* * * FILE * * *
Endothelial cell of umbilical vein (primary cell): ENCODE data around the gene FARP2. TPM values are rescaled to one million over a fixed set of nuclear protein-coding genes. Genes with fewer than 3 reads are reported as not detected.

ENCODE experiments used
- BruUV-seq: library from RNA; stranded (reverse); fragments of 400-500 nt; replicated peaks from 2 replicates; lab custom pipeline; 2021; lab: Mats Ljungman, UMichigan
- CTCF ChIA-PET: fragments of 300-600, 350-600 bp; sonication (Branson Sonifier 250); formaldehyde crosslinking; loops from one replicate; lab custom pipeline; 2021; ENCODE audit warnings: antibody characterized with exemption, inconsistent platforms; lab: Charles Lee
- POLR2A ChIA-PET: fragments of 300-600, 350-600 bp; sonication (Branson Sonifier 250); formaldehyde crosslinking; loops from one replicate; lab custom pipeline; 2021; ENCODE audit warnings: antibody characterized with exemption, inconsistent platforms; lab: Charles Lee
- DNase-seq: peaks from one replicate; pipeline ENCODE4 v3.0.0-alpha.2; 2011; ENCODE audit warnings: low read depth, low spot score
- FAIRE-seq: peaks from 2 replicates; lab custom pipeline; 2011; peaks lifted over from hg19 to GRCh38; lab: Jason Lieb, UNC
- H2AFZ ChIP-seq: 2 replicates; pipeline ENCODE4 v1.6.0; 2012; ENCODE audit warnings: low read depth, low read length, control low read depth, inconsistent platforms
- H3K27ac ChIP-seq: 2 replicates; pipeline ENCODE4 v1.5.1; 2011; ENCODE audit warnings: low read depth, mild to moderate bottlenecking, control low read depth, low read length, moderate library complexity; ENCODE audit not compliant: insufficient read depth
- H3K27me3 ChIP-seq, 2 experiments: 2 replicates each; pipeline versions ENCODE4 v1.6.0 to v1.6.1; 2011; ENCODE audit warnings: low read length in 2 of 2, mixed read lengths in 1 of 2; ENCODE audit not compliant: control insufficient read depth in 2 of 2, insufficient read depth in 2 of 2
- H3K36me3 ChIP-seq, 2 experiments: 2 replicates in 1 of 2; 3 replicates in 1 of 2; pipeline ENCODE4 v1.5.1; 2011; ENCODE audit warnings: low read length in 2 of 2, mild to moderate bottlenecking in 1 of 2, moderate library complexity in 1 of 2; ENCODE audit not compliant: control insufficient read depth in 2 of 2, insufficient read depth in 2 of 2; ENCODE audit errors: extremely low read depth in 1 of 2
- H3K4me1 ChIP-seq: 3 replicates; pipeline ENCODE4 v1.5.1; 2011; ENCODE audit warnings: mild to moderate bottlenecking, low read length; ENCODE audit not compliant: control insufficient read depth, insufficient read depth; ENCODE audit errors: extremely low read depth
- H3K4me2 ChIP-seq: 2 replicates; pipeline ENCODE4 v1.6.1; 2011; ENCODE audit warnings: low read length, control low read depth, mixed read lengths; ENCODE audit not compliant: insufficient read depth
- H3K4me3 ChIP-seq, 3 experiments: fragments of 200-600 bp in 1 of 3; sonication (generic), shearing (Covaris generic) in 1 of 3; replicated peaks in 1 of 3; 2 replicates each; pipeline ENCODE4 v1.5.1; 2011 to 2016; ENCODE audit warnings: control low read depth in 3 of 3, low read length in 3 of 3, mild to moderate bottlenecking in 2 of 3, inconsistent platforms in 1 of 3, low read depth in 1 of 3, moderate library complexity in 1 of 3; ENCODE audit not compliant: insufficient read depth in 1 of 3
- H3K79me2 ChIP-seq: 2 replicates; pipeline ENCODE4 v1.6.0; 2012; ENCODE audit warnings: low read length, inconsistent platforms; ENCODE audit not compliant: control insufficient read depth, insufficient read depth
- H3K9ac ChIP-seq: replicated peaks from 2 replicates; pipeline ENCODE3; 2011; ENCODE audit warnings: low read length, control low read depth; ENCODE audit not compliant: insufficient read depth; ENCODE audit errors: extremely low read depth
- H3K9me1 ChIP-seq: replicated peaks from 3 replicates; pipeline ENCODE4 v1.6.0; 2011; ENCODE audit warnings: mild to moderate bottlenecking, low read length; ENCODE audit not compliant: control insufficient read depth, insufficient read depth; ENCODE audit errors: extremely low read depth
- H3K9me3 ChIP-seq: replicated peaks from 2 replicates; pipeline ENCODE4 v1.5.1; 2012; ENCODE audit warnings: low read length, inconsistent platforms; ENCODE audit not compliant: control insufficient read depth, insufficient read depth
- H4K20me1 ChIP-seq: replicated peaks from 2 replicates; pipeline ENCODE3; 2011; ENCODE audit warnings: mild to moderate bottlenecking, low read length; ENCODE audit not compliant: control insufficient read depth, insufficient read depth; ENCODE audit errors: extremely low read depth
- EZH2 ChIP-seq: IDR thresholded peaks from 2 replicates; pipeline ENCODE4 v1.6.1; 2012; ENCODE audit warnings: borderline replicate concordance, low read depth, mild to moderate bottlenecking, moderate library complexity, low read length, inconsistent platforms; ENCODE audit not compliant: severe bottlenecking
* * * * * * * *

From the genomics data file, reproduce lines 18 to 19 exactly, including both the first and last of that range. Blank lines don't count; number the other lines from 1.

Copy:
- H3K9me3 ChIP-seq: replicated peaks from 2 replicates; pipeline ENCODE4 v1.5.1; 2012; ENCODE audit warnings: low read length, inconsistent platforms; ENCODE audit not compliant: control insufficient read depth, insufficient read depth
- H4K20me1 ChIP-seq: replicated peaks from 2 replicates; pipeline ENCODE3; 2011; ENCODE audit warnings: mild to moderate bottlenecking, low read length; ENCODE audit not compliant: control insufficient read depth, insufficient read depth; ENCODE audit errors: extremely low read depth